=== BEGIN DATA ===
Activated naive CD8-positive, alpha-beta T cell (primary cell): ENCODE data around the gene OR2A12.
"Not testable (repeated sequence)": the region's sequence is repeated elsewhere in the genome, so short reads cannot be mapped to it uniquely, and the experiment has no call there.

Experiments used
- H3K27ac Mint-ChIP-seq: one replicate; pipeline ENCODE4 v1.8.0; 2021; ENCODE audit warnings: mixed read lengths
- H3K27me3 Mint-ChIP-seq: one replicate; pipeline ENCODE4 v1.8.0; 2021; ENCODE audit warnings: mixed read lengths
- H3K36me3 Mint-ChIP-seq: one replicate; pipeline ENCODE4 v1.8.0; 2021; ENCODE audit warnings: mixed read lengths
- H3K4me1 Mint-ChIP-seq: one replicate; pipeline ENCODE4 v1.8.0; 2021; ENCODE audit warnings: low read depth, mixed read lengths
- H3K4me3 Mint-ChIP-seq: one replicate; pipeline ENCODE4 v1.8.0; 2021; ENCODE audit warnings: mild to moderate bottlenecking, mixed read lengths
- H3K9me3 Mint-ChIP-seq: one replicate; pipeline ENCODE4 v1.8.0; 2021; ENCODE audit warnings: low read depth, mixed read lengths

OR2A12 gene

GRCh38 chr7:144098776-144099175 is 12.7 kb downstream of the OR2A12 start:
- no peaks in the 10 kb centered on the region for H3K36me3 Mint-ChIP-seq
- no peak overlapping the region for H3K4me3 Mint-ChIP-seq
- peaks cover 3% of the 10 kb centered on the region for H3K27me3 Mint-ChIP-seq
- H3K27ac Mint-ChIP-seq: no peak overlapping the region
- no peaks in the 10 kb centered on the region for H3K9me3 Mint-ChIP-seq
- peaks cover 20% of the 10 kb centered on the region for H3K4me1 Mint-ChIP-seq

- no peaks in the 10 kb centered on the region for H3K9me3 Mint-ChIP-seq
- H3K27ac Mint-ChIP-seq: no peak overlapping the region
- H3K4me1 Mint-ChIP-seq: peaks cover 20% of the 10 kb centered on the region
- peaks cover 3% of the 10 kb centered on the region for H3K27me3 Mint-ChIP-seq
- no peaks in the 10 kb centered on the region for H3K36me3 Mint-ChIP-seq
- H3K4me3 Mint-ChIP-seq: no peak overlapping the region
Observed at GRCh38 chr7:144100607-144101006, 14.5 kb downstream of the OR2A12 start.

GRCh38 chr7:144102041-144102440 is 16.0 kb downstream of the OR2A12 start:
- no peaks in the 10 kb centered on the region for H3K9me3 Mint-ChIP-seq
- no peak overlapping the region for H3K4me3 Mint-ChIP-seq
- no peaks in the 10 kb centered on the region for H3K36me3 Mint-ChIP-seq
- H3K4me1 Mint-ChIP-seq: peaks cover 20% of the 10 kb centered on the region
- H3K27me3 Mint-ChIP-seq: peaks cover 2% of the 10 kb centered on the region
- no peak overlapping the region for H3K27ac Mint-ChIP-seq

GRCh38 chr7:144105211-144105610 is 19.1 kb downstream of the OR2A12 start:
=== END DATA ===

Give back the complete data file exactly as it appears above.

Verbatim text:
Activated naive CD8-positive, alpha-beta T cell (primary cell): ENCODE data around the gene OR2A12.
"Not testable (repeated sequence)": the region's sequence is repeated elsewhere in the genome, so short reads cannot be mapped to it uniquely, and the experiment has no call there.

Experiments used
- H3K27ac Mint-ChIP-seq: one replicate; pipeline ENCODE4 v1.8.0; 2021; ENCODE audit warnings: mixed read lengths
- H3K27me3 Mint-ChIP-seq: one replicate; pipeline ENCODE4 v1.8.0; 2021; ENCODE audit warnings: mixed read lengths
- H3K36me3 Mint-ChIP-seq: one replicate; pipeline ENCODE4 v1.8.0; 2021; ENCODE audit warnings: mixed read lengths
- H3K4me1 Mint-ChIP-seq: one replicate; pipeline ENCODE4 v1.8.0; 2021; ENCODE audit warnings: low read depth, mixed read lengths
- H3K4me3 Mint-ChIP-seq: one replicate; pipeline ENCODE4 v1.8.0; 2021; ENCODE audit warnings: mild to moderate bottlenecking, mixed read lengths
- H3K9me3 Mint-ChIP-seq: one replicate; pipeline ENCODE4 v1.8.0; 2021; ENCODE audit warnings: low read depth, mixed read lengths

OR2A12 gene

GRCh38 chr7:144098776-144099175 is 12.7 kb downstream of the OR2A12 start:
- no peaks in the 10 kb centered on the region for H3K36me3 Mint-ChIP-seq
- no peak overlapping the region for H3K4me3 Mint-ChIP-seq
- peaks cover 3% of the 10 kb centered on the region for H3K27me3 Mint-ChIP-seq
- H3K27ac Mint-ChIP-seq: no peak overlapping the region
- no peaks in the 10 kb centered on the region for H3K9me3 Mint-ChIP-seq
- peaks cover 20% of the 10 kb centered on the region for H3K4me1 Mint-ChIP-seq

- no peaks in the 10 kb centered on the region for H3K9me3 Mint-ChIP-seq
- H3K27ac Mint-ChIP-seq: no peak overlapping the region
- H3K4me1 Mint-ChIP-seq: peaks cover 20% of the 10 kb centered on the region
- peaks cover 3% of the 10 kb centered on the region for H3K27me3 Mint-ChIP-seq
- no peaks in the 10 kb centered on the region for H3K36me3 Mint-ChIP-seq
- H3K4me3 Mint-ChIP-seq: no peak overlapping the region
Observed at GRCh38 chr7:144100607-144101006, 14.5 kb downstream of the OR2A12 start.

GRCh38 chr7:144102041-144102440 is 16.0 kb downstream of the OR2A12 start:
- no peaks in the 10 kb centered on the region for H3K9me3 Mint-ChIP-seq
- no peak overlapping the region for H3K4me3 Mint-ChIP-seq
- no peaks in the 10 kb centered on the region for H3K36me3 Mint-ChIP-seq
- H3K4me1 Mint-ChIP-seq: peaks cover 20% of the 10 kb centered on the region
- H3K27me3 Mint-ChIP-seq: peaks cover 2% of the 10 kb centered on the region
- no peak overlapping the region for H3K27ac Mint-ChIP-seq

GRCh38 chr7:144105211-144105610 is 19.1 kb downstream of the OR2A12 start: